To the world, I appeared wildly successful, living the dream. I traveled the world, I owned two vacation homes in addition to my primary residence, had a small yacht in New Haven harbor and a collection of cars. I attended fashion shows in London, Paris and New York and met all of the best designers, actors, models and CEOs. But something was missing.

That bring me to the reason I am writing for you today. While at Timberland, I met a 72-year-old woman, a retired pediatrician, who funded the rebuilding of an orphanage in Cambodia that provided shelter, medical care and education to around 90 Cambodian orphans – mostly boys. She convinced me to get involved with her charity. I developed a deep compassion for the orphanage she was supporting. After I met with her foundation board, my admiration and respect for this woman continued to grow. Finally, I began the adoption process for one of the orphans. I began working to fulfill my life-long dream of being a dad.

The adoption process was more difficult than getting admitted to the Bar. As many of you are aware, there are health exams, psychological evaluations, police clearance, FBI clearance and fingerprinting, home inspections and reference letters. I completed my paperwork with the help of my personal assistant and kept all of the paperwork in a dedicated briefcase that remained with me morning, noon and night.

One weekend in early December of 1999, I decided to take a pre-holiday trip to Atlantic City with my then-partner and his parents to enjoy some rest and relaxation and some gambling. It was only a two-day trip, so I packed light and left the briefcase at home.

My assistant manages to get a hotel staff member to track me down as I am leaving a blackjack table. “They called, they need to speak to you!” I immediately contacted the adoption agency. A referral had come through. Back in my hotel room, I get an email;  the attached photos trickle in, slowly, pixel by pixel.  Up comes the most amazing thing I have ever seen: a photograph of Mean Chey, a 16-month-old boy, the size of a 3-month-old, with big brown eyes and a sad smile. In that room at the Taj Mahal Hotel and Casino in Atlantic City, on December 7, 1999 I got the first glimpse of my son Harrison.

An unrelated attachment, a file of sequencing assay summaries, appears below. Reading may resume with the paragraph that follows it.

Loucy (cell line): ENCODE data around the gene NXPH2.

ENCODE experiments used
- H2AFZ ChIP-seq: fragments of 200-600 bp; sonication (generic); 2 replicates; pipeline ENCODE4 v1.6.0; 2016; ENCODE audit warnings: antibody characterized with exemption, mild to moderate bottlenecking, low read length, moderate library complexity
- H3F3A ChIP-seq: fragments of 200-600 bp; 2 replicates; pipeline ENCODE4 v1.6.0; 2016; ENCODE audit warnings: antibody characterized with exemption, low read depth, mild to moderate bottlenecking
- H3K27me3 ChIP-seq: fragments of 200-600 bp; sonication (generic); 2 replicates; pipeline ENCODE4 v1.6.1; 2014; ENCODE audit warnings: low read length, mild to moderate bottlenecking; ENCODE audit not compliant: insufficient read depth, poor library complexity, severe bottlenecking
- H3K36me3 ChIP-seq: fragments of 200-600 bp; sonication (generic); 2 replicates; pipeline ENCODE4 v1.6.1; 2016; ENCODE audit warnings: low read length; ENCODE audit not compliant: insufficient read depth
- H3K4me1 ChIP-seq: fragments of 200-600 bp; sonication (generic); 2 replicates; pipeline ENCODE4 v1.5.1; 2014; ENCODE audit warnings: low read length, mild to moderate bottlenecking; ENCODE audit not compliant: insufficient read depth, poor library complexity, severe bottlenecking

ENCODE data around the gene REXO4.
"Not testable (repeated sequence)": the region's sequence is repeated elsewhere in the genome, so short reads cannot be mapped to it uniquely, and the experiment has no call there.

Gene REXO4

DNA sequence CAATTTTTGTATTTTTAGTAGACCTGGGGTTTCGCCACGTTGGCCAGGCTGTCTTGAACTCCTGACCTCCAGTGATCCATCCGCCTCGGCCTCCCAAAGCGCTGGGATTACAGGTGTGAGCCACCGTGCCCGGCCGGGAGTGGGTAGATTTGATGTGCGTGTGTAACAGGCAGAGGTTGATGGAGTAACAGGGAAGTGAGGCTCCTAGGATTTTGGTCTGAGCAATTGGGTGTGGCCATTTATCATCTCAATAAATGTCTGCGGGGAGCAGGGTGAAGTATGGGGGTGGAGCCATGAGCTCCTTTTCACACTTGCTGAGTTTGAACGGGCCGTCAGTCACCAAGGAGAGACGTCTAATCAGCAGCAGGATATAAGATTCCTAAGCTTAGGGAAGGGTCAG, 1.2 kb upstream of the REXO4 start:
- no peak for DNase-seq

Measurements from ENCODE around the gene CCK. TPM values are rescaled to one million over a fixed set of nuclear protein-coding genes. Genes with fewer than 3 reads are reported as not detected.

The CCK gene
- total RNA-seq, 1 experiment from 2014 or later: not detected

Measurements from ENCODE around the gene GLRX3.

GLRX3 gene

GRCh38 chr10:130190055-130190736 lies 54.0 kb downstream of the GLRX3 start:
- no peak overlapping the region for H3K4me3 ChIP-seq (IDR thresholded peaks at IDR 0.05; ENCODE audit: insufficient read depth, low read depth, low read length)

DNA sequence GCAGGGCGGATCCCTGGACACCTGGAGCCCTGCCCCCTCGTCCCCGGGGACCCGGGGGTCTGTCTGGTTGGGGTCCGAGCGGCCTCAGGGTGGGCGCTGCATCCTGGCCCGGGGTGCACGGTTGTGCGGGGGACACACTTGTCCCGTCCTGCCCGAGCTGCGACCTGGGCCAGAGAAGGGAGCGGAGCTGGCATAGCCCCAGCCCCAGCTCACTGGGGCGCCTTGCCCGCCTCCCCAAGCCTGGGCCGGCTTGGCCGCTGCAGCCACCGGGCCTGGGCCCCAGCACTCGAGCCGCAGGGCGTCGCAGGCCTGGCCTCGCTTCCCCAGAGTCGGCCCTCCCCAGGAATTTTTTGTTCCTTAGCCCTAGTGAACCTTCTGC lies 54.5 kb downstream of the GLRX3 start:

Finally, on February 24, 2000 I got to meet this boy when his nanny placed him in my arms. In a moment that we celebrate every year, a moment forever crystal clear in my memory, Harrison gently laid his head on my shoulder and went to sleep. I had received the greatest gift of my life.

That began the happiest and most fulfilling aspect of my life. This past weekend, that boy turned sixteen and I am beginning my journey of blogging the experiences of "an adoptive dad of a hormone-addled 16-year-old boy (navigating the waters of sex, drugs, alcohol and high school) while managing the complexity of a second parent adoption with a younger partner.”

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Fatherhood, the gay way